> by psychologists afterwards, where he was shown a
        > video to mentally relive the event. In hindsight he
        > realised that the crowd, which would have normally been
        > cheering him on, wasn't looking at him coming up to the
        > bend but was looking the other way in a static,
        > frozen way. That was the cue. He didn't consciously
        > process this, but he knew something was wrong and
        > stopped in time."
        >
        > Prof Hodgkinson believes that all intuitive
        > experiences are based on the instantaneous evaluation
        > of such internal and external cues - but does not
        > speculate on whether intuitive decisions are
        > necessarily the right ones.
        >
        > "Humans clearly need both conscious and non-conscious
        > thought processes, but it's likely that neither is
        > intrinsically 'better' than the other," he says.
        >
        > As a Chartered occupational psychologist, Prof
        > Hodgkinson is particularly interested in the impact
        > of intuition within business, where many executives
        > and managers claim to use intuition over deliberate
        > analysis when a swift decision is required. "We'd
        > like to identify when business people choose to switch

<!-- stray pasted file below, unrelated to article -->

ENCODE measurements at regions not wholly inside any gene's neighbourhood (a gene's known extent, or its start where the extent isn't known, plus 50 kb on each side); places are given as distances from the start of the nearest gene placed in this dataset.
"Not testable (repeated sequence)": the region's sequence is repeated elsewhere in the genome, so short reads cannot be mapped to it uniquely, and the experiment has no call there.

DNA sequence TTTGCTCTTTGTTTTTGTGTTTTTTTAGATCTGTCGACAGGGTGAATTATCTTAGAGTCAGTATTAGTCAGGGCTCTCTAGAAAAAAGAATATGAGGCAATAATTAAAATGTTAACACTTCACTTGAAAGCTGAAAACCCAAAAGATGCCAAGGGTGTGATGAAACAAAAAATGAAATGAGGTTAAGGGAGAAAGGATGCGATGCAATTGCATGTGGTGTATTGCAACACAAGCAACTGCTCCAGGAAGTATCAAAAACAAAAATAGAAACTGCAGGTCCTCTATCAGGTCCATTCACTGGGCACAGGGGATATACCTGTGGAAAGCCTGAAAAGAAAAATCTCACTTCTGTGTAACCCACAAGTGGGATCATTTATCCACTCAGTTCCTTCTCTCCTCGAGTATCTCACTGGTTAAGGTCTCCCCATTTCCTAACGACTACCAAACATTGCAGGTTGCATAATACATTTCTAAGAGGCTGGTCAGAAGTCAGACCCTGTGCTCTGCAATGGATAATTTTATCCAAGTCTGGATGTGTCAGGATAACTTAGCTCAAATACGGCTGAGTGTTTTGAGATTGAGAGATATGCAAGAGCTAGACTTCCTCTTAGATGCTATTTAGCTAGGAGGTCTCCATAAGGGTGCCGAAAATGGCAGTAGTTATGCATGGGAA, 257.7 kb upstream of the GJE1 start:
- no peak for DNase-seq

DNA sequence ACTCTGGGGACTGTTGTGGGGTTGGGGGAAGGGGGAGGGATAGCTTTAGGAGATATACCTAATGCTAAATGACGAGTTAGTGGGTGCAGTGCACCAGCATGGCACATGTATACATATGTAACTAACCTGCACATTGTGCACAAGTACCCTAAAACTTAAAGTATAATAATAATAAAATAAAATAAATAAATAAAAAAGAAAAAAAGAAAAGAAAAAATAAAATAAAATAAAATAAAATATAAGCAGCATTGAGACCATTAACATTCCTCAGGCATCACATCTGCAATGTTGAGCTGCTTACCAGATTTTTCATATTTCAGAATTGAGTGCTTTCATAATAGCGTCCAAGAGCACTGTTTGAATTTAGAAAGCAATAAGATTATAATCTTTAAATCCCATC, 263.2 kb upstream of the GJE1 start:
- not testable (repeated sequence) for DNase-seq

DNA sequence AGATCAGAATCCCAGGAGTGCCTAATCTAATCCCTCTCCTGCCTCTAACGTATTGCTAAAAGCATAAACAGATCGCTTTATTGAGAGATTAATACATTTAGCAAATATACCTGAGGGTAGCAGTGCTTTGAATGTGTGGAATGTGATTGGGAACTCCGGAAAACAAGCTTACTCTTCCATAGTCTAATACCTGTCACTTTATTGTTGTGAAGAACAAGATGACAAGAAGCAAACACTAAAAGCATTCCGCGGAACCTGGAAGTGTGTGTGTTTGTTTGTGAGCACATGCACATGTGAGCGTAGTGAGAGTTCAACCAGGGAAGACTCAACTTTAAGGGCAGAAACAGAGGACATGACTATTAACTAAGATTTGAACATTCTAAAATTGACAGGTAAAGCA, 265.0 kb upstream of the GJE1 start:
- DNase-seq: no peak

> from one mode to the other and why - and also analyse
        > when their decision is the correct one. By
        > understanding this phenomenon, we could then help
        > organisations to harness and hone intuitive skills
        > in their executives and managers."
        >
        > ----------------------------
        > Article adapted by Medical News Today from
        > original press release.
        > ----------------------------
        >

        Thanks, Bob. Great stuff.

        A while ago I read about
        a team of Marines being
        trained to trust their
        gut instinct - obviously
        for use in battle situations.

        One of the Marines mentioned
        the stock traders on the
        floor of the mercantile
        exchange on Wall Street, and
        how quickly they must make
        stock buy/sell decisions.

        The Marines were sent to
        New York to be trained by
        the stock traders. In a mock
        contest,the seasoned stock
        traders easy defeated the
        Marines in correctly picking
        hot stocks.

        The Marines invited the
        stock traders to their
        war college. The Marines
        trained the stock traders
        in some of the strategies
        and tacics...and the games
        were on.

        The result...

        The stock traders clobbered
        the Marines. They have
        learned to trust their
        gut instinct so well, that
        this parallel situation
        called upon their intuition.

        Peace,

        Jeff